The National Archives on Wednesday made public nearly 1,500 documents related to the U.S. government’s investigation into the 1963 assassination of President John F. Kennedy.
The disclosure of secret cables, internal memos and other documents satisfies a deadline set in October by President Joe Biden and is in keeping with a federal statute that calls for the government to release records in its possession concerning the Kennedy assassination. Additional documents are expected to be made public next year.
There was no immediate indication that the records contained new revelations that could radically reshape the public’s understanding of the events surrounding the Nov. 22, 1963, assassination of Kennedy in Dallas at the hands of gunman Lee Harvey Oswald.
But the latest tranche of documents was nonetheless eagerly anticipated by historians and others who, decades after the Kennedy killing, remain skeptical that at the height of the Cold War, a troubled young man with a mail-order rifle was solely responsible for an assassination that changed the course of American history.
The documents include CIA cables and memos discussing Oswald’s previously disclosed but never fully explained visits to the Soviet and Cuban embassies in Mexico City as well as discussion, in the days after the assassination, of the potential for Cuban involvement in the killing of Kennedy.
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One CIA memo describes how Oswald phoned the Soviet embassy while in Mexico City to ask for a visa to visit the Soviet Union. He also visited the Cuban embassy, apparently interested in a travel visa that would permit him to visit Cuba and wait there for a Soviet visa. On Oct. 3, more than one month before the assassination, he drove back into the United States through a crossing point at the Texas border.
Another memo, dated the day after Kennedy’s assassination, says that according to an intercepted phone call in Mexico City, Oswald communicated with a KGB officer while at the Soviet embassy that September.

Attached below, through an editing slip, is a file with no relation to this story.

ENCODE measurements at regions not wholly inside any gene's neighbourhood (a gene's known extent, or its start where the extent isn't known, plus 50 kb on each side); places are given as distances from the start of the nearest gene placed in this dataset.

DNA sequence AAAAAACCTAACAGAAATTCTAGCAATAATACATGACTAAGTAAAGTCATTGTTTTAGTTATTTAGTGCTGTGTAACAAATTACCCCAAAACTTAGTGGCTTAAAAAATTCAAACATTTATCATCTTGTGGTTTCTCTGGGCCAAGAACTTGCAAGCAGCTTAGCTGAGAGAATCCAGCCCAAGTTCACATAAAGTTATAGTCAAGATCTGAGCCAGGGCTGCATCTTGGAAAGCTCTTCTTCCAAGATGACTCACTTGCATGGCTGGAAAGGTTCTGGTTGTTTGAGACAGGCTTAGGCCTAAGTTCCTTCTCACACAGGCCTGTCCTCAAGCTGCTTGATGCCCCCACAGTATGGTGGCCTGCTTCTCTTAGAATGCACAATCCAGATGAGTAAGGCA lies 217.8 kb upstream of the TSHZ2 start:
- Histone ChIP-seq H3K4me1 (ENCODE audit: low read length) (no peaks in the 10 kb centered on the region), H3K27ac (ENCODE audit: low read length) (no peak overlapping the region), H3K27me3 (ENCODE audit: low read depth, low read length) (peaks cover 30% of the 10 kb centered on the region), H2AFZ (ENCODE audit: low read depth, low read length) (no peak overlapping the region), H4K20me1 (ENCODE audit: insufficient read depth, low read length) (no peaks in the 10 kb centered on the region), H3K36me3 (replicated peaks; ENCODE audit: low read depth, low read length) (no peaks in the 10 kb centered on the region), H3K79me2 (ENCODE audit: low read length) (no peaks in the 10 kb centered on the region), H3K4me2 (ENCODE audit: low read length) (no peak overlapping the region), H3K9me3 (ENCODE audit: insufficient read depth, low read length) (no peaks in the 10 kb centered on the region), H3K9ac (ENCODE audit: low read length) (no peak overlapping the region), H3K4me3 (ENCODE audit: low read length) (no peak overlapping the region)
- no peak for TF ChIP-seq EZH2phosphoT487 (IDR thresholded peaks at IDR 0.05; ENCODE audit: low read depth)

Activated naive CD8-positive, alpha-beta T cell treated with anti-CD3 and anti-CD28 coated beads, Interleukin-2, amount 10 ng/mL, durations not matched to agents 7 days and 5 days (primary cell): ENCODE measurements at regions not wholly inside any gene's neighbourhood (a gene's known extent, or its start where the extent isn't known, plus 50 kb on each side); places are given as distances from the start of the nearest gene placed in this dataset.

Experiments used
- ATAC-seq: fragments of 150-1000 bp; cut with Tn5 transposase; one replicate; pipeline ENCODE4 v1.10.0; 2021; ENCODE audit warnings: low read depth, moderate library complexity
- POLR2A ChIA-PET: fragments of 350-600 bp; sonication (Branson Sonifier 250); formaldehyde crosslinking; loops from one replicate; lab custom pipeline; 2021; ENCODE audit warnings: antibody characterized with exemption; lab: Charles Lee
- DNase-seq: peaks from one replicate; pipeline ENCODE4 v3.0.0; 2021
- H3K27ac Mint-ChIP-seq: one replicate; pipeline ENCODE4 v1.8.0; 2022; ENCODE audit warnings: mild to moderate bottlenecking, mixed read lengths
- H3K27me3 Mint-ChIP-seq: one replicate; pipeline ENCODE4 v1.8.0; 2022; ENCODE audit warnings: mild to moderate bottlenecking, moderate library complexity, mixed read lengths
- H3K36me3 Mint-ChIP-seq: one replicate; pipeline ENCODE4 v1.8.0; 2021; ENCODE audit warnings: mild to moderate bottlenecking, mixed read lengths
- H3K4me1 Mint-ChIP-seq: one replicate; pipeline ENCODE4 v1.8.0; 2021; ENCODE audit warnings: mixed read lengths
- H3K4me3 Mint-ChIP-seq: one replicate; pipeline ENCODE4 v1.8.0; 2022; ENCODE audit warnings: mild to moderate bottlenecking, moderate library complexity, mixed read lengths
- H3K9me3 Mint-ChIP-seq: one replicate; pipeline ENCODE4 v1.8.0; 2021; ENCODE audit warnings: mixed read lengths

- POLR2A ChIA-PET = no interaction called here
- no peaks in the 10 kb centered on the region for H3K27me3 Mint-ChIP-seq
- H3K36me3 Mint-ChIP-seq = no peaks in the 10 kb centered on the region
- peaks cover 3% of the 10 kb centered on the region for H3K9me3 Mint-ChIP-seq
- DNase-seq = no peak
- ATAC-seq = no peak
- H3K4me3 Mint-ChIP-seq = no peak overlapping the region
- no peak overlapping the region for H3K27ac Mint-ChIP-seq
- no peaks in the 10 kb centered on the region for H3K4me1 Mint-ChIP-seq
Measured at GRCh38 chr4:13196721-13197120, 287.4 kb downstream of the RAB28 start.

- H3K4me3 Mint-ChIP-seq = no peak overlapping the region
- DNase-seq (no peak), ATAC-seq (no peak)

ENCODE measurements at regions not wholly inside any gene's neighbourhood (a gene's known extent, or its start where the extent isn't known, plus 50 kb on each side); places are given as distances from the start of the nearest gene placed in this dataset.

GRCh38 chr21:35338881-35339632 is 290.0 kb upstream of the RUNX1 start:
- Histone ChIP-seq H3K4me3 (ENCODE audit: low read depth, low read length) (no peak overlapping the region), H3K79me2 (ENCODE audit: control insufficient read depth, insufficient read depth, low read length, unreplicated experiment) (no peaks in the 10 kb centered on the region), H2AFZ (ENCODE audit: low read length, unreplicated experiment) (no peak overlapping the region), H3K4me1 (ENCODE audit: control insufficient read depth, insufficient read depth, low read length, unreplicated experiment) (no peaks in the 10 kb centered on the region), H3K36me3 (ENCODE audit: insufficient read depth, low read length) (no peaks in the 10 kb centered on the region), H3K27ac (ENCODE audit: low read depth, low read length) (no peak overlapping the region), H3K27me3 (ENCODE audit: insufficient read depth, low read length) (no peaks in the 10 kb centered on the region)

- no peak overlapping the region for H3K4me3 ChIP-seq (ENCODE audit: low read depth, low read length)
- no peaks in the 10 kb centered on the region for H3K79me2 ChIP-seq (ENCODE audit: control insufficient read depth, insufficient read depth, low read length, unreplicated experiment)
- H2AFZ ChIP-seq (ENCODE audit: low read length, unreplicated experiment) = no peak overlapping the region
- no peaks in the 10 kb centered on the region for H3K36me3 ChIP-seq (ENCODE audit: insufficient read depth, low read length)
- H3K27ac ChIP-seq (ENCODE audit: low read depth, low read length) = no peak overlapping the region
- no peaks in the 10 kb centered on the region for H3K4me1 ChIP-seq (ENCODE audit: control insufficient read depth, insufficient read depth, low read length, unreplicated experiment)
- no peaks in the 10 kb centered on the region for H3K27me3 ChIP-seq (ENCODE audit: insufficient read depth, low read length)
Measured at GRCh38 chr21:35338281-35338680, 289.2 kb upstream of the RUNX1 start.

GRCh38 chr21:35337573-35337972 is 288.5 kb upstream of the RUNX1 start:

After Kennedy was killed, Mexican authorities arrested a Mexican employee of the Cuban embassy with whom Oswald had communicated, and she said Oswald had “professed to be a Communist and an admirer of Castro,” according to the memo. That’s a reference to Fidel Castro, the Cuban leader at the time and an adversary of the Kennedy White House.
One CIA document marked “Secret Eyes Only” details what it says were U.S. government plots to assassinate Castro, including a 1960 scheme “that involved the use of the criminal underworld with contacts inside Cuba.”
Another document made public Wednesday shows the U.S. government evaluating whether Oswald, while living in New Orleans, may have been swayed or affected in any way by the publication in the local newspaper of an interview an Associated Press correspondent conducted with Castro in which Castro warned of retribution if the U.S. were to try to help take out Cuban leaders.
The new files include several FBI reports on the bureau’s efforts to investigate and surveil major mafia figures like Santo Trafficante Jr. and Sam Giancana, who are often mentioned in conspiracy theories surrounding Kennedy’s assassination. The files also include several FBI reports showing the bureau kept regular tabs on anti-Castro groups operating in southern Florida and Puerto Rico in the 1960s.
Apart from the Kennedy investigation, some of the material would be of interest to scholars or anyone interested in the minutiae of 1960s counterespionage, with pages and pages of arcane details on such things as the methods, equipment and personnel used to surveil the Cuban and Soviet embassies in Mexico City.
In blocking the release of hundreds of records in 2017 because of concerns from the FBI and the CIA, President Donald Trump cited “potentially irreversible harm.” Even so, about 2,800 other records were released at that time.
The Warren Commission in 1964 concluded that Oswald had been the lone gunman, and another congressional probe in 1979 found no evidence to support the theory that the CIA had been involved. But other interpretations have persisted.
Associated Press writers Ben Fox and Nomaan Merchant in Washington and Alan Suderman in Richmond, Virginia, contributed to this report.